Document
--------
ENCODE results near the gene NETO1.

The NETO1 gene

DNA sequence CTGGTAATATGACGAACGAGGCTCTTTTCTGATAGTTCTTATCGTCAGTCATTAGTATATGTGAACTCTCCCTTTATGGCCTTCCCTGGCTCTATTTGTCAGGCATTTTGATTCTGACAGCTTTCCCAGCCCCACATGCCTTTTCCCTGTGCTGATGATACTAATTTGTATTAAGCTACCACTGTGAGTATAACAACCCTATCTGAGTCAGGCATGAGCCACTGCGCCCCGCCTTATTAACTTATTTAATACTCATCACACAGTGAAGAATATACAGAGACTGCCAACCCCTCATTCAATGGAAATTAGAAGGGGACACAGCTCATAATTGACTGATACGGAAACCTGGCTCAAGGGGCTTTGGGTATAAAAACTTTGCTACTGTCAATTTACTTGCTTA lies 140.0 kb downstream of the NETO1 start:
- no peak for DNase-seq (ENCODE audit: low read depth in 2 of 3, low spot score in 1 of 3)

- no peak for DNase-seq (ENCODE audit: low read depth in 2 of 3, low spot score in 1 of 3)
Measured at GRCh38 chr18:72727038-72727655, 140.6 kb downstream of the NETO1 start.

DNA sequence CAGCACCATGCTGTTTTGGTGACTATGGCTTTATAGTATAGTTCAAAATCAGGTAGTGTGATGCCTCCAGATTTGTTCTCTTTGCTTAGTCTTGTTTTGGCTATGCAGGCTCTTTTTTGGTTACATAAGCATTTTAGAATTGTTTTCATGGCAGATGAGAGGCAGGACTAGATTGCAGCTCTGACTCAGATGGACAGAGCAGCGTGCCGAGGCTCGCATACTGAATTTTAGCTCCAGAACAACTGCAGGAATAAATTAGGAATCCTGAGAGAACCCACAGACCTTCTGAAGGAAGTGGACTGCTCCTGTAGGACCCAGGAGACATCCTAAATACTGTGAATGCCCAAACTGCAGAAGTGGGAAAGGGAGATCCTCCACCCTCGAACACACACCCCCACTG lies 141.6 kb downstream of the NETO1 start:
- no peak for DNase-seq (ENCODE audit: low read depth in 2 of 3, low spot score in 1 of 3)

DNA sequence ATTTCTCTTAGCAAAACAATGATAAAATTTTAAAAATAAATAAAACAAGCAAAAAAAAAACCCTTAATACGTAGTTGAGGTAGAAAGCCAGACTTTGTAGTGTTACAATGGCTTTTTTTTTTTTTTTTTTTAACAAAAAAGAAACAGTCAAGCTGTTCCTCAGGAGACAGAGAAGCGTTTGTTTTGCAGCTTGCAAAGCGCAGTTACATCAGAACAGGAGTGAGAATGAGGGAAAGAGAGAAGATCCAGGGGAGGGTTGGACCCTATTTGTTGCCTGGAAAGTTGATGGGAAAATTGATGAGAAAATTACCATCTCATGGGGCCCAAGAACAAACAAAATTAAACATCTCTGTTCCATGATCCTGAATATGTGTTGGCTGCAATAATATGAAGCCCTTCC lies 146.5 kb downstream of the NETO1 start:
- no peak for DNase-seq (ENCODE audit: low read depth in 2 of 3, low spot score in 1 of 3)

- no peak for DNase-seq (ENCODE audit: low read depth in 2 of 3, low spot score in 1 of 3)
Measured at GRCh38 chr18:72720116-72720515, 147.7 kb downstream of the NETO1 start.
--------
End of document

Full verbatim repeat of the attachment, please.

ENCODE results near the gene NETO1.

The NETO1 gene

DNA sequence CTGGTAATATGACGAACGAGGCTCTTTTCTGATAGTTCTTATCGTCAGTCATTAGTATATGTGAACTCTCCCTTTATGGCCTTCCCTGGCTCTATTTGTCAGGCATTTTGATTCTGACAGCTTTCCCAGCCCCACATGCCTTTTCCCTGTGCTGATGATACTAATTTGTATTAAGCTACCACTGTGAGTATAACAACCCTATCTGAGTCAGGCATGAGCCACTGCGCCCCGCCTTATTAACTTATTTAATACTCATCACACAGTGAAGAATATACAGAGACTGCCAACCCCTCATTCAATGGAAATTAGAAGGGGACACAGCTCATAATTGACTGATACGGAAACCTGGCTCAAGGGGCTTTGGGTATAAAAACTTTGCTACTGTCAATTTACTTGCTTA lies 140.0 kb downstream of the NETO1 start:
- no peak for DNase-seq (ENCODE audit: low read depth in 2 of 3, low spot score in 1 of 3)

- no peak for DNase-seq (ENCODE audit: low read depth in 2 of 3, low spot score in 1 of 3)
Measured at GRCh38 chr18:72727038-72727655, 140.6 kb downstream of the NETO1 start.

DNA sequence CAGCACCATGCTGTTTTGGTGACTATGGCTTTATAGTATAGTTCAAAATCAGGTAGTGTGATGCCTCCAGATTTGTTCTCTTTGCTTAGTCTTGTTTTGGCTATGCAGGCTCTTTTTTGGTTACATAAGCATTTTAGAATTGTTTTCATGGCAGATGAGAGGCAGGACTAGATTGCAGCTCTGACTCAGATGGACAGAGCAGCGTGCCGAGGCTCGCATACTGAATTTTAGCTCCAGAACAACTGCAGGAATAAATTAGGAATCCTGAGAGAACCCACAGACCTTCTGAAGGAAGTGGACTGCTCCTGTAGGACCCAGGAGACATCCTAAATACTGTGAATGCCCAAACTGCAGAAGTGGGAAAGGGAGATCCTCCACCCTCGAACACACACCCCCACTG lies 141.6 kb downstream of the NETO1 start:
- no peak for DNase-seq (ENCODE audit: low read depth in 2 of 3, low spot score in 1 of 3)

DNA sequence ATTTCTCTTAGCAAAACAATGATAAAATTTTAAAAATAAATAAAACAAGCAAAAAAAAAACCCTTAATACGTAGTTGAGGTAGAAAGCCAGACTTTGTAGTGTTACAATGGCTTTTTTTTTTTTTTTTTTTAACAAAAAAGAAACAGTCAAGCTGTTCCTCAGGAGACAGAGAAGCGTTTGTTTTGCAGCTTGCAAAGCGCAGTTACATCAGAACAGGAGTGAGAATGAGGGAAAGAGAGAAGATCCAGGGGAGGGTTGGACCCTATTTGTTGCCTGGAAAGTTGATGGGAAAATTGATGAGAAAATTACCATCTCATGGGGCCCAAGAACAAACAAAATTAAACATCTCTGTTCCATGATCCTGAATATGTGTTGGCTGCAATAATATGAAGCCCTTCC lies 146.5 kb downstream of the NETO1 start:
- no peak for DNase-seq (ENCODE audit: low read depth in 2 of 3, low spot score in 1 of 3)

- no peak for DNase-seq (ENCODE audit: low read depth in 2 of 3, low spot score in 1 of 3)
Measured at GRCh38 chr18:72720116-72720515, 147.7 kb downstream of the NETO1 start.